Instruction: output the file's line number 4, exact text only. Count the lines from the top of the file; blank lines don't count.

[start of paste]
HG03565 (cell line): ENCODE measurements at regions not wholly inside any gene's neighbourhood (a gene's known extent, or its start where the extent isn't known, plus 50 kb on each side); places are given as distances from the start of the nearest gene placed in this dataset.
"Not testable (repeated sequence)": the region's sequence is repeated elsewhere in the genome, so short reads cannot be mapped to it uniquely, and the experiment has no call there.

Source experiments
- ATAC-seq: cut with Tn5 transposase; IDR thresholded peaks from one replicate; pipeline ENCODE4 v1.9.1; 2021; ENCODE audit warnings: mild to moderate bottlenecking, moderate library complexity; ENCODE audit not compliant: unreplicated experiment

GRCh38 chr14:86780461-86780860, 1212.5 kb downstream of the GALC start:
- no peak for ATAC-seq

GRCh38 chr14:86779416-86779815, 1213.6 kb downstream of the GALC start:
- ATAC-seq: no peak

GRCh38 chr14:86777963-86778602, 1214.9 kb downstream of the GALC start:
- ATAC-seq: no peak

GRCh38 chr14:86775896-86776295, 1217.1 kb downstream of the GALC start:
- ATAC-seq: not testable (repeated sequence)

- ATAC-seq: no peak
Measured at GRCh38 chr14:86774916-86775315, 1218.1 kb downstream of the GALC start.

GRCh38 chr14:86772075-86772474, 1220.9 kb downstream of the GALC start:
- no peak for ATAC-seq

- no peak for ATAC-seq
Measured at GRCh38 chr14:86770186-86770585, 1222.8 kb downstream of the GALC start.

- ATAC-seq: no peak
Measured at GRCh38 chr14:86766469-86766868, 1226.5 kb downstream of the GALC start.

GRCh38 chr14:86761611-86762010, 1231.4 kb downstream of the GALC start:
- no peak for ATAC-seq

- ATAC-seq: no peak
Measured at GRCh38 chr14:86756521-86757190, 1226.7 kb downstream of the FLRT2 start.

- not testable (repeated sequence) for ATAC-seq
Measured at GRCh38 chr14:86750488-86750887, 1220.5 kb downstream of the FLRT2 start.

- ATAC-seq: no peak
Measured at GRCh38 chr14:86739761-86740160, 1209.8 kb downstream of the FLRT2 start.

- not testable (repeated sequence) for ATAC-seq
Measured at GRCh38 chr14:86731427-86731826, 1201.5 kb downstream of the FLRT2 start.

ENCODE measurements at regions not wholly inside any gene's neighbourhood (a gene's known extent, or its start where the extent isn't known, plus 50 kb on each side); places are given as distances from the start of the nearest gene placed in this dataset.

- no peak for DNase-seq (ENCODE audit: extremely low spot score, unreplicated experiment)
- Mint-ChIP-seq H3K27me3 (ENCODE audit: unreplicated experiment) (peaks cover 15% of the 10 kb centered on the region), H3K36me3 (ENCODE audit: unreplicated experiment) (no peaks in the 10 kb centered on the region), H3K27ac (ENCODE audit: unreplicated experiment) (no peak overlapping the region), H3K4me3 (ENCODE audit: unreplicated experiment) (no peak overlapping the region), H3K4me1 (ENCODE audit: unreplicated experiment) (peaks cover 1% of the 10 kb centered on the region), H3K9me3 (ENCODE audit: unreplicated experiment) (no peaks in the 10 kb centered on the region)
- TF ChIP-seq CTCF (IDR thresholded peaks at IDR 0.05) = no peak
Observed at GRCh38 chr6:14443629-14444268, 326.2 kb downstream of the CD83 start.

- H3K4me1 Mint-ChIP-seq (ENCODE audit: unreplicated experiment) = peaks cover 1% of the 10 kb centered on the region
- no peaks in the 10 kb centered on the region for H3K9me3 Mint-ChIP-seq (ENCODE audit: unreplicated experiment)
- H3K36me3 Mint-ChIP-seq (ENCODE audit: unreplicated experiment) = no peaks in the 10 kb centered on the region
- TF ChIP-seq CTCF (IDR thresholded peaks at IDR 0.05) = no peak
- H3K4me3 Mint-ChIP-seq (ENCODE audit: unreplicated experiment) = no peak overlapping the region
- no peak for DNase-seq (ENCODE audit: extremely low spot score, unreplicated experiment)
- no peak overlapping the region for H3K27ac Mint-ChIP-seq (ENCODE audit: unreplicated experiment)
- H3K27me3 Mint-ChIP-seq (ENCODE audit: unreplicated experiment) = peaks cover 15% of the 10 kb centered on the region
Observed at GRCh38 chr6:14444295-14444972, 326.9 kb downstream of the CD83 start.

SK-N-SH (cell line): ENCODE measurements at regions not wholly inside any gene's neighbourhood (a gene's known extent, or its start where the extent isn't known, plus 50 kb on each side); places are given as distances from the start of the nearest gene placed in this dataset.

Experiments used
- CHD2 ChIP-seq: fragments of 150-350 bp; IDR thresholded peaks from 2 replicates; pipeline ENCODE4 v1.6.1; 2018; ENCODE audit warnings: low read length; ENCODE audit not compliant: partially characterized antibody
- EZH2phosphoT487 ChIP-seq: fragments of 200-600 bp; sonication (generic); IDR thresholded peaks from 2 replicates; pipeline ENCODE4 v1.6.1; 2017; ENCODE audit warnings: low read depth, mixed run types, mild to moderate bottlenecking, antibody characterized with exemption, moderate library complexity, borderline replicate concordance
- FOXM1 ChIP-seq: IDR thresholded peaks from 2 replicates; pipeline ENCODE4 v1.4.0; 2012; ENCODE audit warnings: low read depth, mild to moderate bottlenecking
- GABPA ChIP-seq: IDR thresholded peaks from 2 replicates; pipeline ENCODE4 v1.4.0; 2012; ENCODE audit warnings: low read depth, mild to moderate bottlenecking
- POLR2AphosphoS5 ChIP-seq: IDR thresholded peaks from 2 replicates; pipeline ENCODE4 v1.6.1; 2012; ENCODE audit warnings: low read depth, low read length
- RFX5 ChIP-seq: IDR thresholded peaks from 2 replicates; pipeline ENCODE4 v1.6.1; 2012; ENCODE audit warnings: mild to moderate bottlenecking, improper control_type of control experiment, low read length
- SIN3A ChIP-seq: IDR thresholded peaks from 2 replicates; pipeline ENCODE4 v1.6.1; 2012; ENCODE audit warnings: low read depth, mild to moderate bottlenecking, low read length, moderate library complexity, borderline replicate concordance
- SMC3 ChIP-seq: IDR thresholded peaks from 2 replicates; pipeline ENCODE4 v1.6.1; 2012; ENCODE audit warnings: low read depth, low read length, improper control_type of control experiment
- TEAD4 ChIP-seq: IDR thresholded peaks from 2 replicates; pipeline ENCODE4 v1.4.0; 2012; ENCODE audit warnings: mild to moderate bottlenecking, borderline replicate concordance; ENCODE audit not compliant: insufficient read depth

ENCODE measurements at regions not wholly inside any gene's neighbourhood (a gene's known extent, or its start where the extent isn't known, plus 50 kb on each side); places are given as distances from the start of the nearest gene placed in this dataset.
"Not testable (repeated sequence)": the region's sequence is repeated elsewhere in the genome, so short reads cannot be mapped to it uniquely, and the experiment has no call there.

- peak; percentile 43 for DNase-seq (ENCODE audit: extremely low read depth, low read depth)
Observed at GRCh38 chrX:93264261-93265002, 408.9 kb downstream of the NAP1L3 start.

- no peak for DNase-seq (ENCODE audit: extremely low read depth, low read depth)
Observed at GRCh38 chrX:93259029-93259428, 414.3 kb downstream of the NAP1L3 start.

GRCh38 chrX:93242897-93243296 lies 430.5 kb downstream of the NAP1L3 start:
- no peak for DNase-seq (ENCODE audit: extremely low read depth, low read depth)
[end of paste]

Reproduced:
- ATAC-seq: cut with Tn5 transposase; IDR thresholded peaks from one replicate; pipeline ENCODE4 v1.9.1; 2021; ENCODE audit warnings: mild to moderate bottlenecking, moderate library complexity; ENCODE audit not compliant: unreplicated experiment